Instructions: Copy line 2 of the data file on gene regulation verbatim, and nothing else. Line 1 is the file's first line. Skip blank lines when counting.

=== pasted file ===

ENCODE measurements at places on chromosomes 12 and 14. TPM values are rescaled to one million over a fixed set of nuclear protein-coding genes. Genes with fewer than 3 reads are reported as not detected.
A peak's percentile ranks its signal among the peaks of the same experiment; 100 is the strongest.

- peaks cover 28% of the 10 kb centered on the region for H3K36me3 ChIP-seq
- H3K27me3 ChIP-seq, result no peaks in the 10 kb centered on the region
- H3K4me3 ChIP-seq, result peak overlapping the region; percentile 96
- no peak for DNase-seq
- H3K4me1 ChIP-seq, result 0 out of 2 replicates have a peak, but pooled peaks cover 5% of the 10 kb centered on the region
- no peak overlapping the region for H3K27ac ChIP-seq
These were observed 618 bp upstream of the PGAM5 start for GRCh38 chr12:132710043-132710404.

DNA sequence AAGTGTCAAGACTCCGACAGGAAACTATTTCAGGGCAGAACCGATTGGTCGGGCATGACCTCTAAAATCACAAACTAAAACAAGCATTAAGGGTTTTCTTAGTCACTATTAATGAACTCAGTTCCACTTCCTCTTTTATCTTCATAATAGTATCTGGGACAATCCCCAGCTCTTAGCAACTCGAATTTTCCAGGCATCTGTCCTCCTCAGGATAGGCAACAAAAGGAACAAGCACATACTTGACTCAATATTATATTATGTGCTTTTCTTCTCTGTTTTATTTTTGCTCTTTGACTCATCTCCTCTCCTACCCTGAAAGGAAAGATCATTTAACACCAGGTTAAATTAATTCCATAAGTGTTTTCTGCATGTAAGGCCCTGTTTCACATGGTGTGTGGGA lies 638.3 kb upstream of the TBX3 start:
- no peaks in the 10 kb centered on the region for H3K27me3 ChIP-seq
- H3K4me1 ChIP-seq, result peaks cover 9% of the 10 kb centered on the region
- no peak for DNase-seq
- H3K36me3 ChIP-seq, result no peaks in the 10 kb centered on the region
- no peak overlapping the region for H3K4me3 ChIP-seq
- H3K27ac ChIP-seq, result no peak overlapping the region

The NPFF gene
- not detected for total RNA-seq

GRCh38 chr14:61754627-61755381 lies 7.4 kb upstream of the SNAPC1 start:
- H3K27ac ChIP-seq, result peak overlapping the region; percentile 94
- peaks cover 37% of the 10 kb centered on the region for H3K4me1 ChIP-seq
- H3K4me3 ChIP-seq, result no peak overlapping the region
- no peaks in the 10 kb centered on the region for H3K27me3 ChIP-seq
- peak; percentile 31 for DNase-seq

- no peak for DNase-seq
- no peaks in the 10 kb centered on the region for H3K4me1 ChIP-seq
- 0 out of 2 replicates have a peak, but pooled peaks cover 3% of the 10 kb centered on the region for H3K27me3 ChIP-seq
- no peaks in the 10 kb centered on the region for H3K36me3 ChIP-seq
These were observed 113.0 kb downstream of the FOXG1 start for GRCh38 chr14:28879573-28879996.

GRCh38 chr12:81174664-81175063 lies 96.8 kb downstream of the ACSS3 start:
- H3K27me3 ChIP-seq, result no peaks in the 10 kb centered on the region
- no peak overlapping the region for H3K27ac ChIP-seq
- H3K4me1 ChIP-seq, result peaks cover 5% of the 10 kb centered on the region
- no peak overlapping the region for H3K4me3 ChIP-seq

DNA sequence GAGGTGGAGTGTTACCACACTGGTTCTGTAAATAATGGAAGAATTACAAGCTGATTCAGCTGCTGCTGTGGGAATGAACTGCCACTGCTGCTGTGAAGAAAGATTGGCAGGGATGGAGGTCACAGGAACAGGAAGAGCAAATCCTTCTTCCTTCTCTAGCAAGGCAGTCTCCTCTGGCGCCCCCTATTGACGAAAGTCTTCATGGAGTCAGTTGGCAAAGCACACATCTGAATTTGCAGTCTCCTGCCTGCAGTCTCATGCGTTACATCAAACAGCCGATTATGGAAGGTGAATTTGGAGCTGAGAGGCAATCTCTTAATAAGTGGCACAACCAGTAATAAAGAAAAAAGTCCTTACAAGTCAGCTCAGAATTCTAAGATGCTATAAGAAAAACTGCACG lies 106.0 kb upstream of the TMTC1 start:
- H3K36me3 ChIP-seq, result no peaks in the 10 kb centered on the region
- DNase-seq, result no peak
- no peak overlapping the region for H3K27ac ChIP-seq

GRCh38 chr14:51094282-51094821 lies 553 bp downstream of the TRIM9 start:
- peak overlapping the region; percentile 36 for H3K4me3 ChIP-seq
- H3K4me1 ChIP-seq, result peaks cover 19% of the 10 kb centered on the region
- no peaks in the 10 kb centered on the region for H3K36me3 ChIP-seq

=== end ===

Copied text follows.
A peak's percentile ranks its signal among the peaks of the same experiment; 100 is the strongest.